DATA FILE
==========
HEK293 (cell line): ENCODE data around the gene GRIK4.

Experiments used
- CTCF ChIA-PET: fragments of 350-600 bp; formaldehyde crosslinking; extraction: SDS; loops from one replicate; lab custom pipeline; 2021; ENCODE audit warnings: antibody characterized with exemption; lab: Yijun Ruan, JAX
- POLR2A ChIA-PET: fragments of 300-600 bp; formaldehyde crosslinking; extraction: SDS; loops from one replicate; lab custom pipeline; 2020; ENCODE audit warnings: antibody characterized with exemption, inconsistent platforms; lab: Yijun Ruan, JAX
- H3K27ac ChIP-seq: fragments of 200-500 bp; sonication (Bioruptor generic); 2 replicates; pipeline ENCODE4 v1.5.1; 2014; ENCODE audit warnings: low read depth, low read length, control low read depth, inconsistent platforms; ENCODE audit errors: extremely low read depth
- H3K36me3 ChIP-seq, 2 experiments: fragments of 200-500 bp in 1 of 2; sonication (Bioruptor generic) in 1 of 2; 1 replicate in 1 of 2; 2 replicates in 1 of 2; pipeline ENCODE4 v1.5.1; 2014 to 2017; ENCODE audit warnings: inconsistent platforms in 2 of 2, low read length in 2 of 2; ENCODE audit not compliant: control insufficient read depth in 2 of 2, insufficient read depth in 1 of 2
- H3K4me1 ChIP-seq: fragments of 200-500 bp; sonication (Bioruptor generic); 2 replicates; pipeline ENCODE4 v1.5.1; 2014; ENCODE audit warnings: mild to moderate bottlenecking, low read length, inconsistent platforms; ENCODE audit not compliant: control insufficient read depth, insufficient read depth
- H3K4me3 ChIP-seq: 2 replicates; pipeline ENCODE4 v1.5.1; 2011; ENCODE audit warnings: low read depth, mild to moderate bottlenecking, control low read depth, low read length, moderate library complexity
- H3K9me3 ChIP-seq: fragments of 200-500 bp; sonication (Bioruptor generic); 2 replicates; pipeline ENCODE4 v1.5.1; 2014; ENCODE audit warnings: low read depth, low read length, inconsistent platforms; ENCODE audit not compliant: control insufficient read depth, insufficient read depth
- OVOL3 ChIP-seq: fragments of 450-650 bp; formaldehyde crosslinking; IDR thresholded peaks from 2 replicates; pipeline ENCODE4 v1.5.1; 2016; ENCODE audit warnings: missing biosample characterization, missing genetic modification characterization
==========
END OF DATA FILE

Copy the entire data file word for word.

HEK293 (cell line): ENCODE data around the gene GRIK4.

Experiments used
- CTCF ChIA-PET: fragments of 350-600 bp; formaldehyde crosslinking; extraction: SDS; loops from one replicate; lab custom pipeline; 2021; ENCODE audit warnings: antibody characterized with exemption; lab: Yijun Ruan, JAX
- POLR2A ChIA-PET: fragments of 300-600 bp; formaldehyde crosslinking; extraction: SDS; loops from one replicate; lab custom pipeline; 2020; ENCODE audit warnings: antibody characterized with exemption, inconsistent platforms; lab: Yijun Ruan, JAX
- H3K27ac ChIP-seq: fragments of 200-500 bp; sonication (Bioruptor generic); 2 replicates; pipeline ENCODE4 v1.5.1; 2014; ENCODE audit warnings: low read depth, low read length, control low read depth, inconsistent platforms; ENCODE audit errors: extremely low read depth
- H3K36me3 ChIP-seq, 2 experiments: fragments of 200-500 bp in 1 of 2; sonication (Bioruptor generic) in 1 of 2; 1 replicate in 1 of 2; 2 replicates in 1 of 2; pipeline ENCODE4 v1.5.1; 2014 to 2017; ENCODE audit warnings: inconsistent platforms in 2 of 2, low read length in 2 of 2; ENCODE audit not compliant: control insufficient read depth in 2 of 2, insufficient read depth in 1 of 2
- H3K4me1 ChIP-seq: fragments of 200-500 bp; sonication (Bioruptor generic); 2 replicates; pipeline ENCODE4 v1.5.1; 2014; ENCODE audit warnings: mild to moderate bottlenecking, low read length, inconsistent platforms; ENCODE audit not compliant: control insufficient read depth, insufficient read depth
- H3K4me3 ChIP-seq: 2 replicates; pipeline ENCODE4 v1.5.1; 2011; ENCODE audit warnings: low read depth, mild to moderate bottlenecking, control low read depth, low read length, moderate library complexity
- H3K9me3 ChIP-seq: fragments of 200-500 bp; sonication (Bioruptor generic); 2 replicates; pipeline ENCODE4 v1.5.1; 2014; ENCODE audit warnings: low read depth, low read length, inconsistent platforms; ENCODE audit not compliant: control insufficient read depth, insufficient read depth
- OVOL3 ChIP-seq: fragments of 450-650 bp; formaldehyde crosslinking; IDR thresholded peaks from 2 replicates; pipeline ENCODE4 v1.5.1; 2016; ENCODE audit warnings: missing biosample characterization, missing genetic modification characterization